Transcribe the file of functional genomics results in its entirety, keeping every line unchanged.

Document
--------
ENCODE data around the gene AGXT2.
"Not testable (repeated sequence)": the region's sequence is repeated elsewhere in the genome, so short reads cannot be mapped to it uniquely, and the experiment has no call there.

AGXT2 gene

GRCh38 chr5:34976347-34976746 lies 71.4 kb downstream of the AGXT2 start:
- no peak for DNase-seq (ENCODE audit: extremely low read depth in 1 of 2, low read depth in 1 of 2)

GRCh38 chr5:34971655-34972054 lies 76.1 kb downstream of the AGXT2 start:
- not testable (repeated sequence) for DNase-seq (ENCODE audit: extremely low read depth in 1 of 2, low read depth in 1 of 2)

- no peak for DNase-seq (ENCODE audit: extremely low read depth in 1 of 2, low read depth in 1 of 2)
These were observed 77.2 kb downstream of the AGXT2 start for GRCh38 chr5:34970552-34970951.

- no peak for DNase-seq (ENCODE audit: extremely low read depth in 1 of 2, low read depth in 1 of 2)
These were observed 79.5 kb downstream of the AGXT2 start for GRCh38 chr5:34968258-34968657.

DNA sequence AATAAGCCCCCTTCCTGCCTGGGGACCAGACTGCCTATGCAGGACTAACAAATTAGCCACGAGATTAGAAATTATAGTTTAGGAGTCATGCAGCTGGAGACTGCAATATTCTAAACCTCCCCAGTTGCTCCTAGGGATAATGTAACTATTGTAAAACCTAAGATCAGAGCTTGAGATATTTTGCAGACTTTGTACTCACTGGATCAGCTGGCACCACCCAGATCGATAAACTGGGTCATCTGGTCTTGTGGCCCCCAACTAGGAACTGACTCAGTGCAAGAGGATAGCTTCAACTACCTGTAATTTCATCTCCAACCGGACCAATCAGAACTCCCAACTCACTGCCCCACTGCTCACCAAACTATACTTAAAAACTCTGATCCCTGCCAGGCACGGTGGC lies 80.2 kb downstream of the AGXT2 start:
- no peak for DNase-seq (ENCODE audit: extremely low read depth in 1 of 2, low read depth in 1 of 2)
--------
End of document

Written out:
ENCODE data around the gene AGXT2.
"Not testable (repeated sequence)": the region's sequence is repeated elsewhere in the genome, so short reads cannot be mapped to it uniquely, and the experiment has no call there.

AGXT2 gene

GRCh38 chr5:34976347-34976746 lies 71.4 kb downstream of the AGXT2 start:
- no peak for DNase-seq (ENCODE audit: extremely low read depth in 1 of 2, low read depth in 1 of 2)

GRCh38 chr5:34971655-34972054 lies 76.1 kb downstream of the AGXT2 start:
- not testable (repeated sequence) for DNase-seq (ENCODE audit: extremely low read depth in 1 of 2, low read depth in 1 of 2)

- no peak for DNase-seq (ENCODE audit: extremely low read depth in 1 of 2, low read depth in 1 of 2)
These were observed 77.2 kb downstream of the AGXT2 start for GRCh38 chr5:34970552-34970951.

- no peak for DNase-seq (ENCODE audit: extremely low read depth in 1 of 2, low read depth in 1 of 2)
These were observed 79.5 kb downstream of the AGXT2 start for GRCh38 chr5:34968258-34968657.

DNA sequence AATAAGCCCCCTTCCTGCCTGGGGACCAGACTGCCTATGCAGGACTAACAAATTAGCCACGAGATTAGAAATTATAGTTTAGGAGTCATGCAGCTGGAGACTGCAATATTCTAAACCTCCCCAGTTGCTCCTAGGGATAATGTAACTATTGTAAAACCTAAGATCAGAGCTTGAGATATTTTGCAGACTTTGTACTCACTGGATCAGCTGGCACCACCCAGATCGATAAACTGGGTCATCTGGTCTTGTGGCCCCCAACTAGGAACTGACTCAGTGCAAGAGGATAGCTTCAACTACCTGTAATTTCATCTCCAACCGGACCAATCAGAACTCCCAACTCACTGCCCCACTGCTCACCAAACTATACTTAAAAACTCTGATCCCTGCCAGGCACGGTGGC lies 80.2 kb downstream of the AGXT2 start:
- no peak for DNase-seq (ENCODE audit: extremely low read depth in 1 of 2, low read depth in 1 of 2)